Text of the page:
I realized my fragility because I saw my need. Yesterday, my boyfriend of one year and three months wrapped his arms around me and told me he had me. He told me he would hold me. He told me he was there. That’s the same thing that God does. And you know what? It makes me angry. Forgiveness makes me angry. My boyfriend is rarely mad at me because he has a heart of forgiveness, and it makes me so confused that I end up getting angry. I am used to anger. I am used to frustration. I understand it because I have received it and dished it out. But God doesn’t harbor anger against me. He doesn’t withhold grace because he is frustrated. 

His mercies are new every morning.

When I think I’m solid and stable, like I thought I was during the moving process and as I settled in, I expect everything to be peachy. I expect to do all the things I had planned and be prepared for all the things I had expected to be prepared for. I thought that by now, I would have homemade-from-scratch baked goods for every social event and birthday cards two days early for every birthday and a perfectly organized social calendar and good relationships with everyone possible.

But I’m not solid and stable. My God is, and I rest on his unchanging grace, but I’m not. By two months in, I’m supposed to have a place to live, a job, and a couple ways to get to work. I’m supposed to have met a couple people at church and had dinner with a couple friends. I’m supposed to have a shelf in the fridge and a section in the cabinet and a favorite grocery store. But I’m not supposed to have everything figured out.

I must give myself the grace to still be learning.

I think I approached this stage of my life adventure the same way I approached my summer as a camp counselor or my semester student teaching in Thailand. Both of those were high-energy, short-lived experiences. They required investing a lot upfront for a fast payoff. I also got by with learning less and speeding more.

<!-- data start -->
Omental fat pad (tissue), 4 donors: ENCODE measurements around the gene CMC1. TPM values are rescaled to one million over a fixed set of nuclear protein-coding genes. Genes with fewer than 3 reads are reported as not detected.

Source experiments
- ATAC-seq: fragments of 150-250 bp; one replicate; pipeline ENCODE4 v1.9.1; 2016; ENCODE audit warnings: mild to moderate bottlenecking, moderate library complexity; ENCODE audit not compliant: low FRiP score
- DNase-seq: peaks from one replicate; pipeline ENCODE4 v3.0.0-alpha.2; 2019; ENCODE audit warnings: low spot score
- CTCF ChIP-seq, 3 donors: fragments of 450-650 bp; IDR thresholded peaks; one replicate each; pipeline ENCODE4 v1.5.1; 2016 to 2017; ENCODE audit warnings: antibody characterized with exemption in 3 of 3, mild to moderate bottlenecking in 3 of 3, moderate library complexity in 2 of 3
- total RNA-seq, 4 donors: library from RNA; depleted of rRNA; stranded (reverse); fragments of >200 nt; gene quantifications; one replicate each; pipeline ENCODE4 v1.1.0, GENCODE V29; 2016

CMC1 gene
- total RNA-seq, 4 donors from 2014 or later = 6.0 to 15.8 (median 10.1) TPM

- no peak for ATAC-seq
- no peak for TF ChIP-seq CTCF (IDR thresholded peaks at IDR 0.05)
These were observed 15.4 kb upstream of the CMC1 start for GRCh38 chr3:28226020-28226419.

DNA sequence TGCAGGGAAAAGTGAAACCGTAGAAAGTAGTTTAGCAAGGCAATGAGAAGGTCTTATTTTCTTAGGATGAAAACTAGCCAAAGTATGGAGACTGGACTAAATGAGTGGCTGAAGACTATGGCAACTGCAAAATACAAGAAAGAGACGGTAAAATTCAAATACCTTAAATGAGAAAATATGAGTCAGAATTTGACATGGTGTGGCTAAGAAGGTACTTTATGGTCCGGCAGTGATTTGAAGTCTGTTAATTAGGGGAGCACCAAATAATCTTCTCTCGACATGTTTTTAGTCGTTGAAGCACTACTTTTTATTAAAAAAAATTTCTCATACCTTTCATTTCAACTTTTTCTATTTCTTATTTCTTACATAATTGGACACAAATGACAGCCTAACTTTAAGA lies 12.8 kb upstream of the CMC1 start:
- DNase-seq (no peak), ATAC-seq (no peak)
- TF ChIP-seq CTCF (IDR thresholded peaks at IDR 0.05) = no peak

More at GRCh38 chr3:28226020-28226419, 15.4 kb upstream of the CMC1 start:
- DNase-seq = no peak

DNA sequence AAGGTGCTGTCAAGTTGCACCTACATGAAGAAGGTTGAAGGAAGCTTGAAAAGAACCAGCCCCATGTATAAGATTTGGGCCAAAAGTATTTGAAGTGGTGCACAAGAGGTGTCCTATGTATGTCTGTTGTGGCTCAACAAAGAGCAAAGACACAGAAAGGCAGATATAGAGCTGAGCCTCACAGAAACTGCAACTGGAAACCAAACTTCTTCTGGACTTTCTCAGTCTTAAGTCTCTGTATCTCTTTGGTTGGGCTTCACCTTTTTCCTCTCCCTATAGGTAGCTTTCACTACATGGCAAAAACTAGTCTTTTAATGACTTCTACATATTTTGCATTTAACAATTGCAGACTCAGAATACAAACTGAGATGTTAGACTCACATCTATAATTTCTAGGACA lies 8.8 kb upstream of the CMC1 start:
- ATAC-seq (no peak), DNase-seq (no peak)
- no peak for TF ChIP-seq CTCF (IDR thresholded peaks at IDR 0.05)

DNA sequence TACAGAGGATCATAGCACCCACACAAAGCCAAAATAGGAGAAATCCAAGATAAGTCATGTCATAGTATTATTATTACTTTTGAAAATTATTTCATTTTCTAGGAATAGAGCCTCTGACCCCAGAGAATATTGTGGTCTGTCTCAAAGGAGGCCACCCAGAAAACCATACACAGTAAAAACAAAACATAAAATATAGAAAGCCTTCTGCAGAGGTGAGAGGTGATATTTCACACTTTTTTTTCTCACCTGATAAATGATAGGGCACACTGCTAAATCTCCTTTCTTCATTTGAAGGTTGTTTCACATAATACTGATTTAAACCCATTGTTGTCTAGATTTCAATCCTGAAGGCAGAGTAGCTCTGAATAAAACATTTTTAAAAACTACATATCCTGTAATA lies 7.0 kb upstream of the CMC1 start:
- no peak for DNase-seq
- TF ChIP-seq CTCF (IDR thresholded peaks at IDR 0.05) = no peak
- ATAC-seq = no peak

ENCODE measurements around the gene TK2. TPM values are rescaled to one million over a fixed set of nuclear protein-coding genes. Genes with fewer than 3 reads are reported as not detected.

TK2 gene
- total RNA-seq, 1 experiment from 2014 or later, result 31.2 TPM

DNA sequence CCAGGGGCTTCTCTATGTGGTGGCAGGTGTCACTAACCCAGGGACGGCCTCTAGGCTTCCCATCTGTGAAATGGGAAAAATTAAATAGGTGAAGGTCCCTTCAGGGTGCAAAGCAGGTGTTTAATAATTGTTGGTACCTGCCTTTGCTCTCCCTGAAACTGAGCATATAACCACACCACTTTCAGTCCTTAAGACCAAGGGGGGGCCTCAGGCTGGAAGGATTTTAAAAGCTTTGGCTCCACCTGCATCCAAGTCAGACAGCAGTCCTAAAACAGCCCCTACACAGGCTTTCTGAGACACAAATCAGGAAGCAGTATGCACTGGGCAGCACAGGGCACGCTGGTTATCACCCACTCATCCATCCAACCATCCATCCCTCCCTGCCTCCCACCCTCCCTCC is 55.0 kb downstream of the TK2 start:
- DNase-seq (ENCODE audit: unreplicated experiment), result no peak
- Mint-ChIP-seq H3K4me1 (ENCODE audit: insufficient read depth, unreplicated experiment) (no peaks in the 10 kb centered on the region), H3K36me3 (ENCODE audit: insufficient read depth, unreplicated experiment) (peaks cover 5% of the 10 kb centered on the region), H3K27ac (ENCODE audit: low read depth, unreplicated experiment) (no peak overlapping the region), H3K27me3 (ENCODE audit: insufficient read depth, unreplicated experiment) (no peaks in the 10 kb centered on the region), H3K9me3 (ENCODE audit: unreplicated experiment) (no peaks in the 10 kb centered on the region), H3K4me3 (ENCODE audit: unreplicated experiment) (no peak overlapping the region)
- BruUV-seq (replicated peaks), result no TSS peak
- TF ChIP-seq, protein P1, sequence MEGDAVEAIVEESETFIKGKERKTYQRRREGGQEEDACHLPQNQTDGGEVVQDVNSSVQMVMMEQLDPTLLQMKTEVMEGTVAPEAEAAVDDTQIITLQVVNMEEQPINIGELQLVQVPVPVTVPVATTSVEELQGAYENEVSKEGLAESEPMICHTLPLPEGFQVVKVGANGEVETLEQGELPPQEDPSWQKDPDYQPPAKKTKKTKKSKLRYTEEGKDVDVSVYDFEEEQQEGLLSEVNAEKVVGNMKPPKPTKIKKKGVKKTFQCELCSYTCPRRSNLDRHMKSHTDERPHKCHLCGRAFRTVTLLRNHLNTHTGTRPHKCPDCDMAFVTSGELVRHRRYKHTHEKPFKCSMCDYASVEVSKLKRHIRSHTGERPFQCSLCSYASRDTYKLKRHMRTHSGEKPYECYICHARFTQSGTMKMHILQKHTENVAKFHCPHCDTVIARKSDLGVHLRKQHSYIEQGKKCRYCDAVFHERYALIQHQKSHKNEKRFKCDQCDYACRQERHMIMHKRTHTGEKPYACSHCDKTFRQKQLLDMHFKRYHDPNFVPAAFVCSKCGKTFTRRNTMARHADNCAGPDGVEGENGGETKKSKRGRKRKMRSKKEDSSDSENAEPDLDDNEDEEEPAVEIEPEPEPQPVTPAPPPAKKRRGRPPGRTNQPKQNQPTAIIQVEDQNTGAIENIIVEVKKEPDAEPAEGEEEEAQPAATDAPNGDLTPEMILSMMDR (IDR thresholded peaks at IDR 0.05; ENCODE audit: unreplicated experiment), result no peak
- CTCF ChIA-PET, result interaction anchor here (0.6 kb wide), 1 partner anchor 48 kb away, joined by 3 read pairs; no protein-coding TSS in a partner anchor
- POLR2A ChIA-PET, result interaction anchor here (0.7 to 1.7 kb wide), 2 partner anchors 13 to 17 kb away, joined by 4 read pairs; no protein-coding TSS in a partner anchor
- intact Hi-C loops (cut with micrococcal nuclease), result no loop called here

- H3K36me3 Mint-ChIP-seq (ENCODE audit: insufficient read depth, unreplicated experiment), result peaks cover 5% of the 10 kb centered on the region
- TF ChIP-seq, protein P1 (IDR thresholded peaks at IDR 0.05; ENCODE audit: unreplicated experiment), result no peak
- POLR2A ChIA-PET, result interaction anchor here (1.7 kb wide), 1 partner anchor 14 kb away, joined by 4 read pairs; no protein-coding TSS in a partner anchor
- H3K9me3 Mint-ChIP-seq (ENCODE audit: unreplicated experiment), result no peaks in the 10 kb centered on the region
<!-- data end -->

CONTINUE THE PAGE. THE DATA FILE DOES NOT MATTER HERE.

However, this part of life is going to be one of slower growth and deeper progress. I am not going to survive this entire school year, or the next one, or the next five without pacing myself. Will Reagan sings about climbing the mountain in front of him with his hands wide open, leaning not on his own understanding. This is that kind of mountain. I am investing here. I am investing into relationships. I am investing into this school. I am investing into this curriculum.

I am preparing for a future with not one, but two. And later on down the road, three and four and more. I have to pace myself so that I have more to give then.

One of the best ways to pace yourself is to take Kaley Thompson‘s advice and “fill it to the brim.” Sleep well, eat well, pray well, and study the Word well. Get counseling, take a day of R&R, invest into relationships that pour into you, and depend on God. Running through life without so much as a coffee break will not fill your bucket to the brim.

So, what I have I learned from two months in the peach state? What have I learned from one year and three months of dating?

  • Give grace to yourself and others.
  • Be open to receiving grace. It is God’s love that gives this grace.
  • Pace yourself to avoid spiritual and emotional burnout.
  • And finally, I have so much more to learn.

Isn’t that always true, though? I have been learning grace since 2013, and I still have no idea what it actually means. Maybe that’s okay. Maybe in my weakness and fragility, I can be used by the God of the universe. Maybe God’s light can shine through my brokenness into the lives of others. What a humbling thought.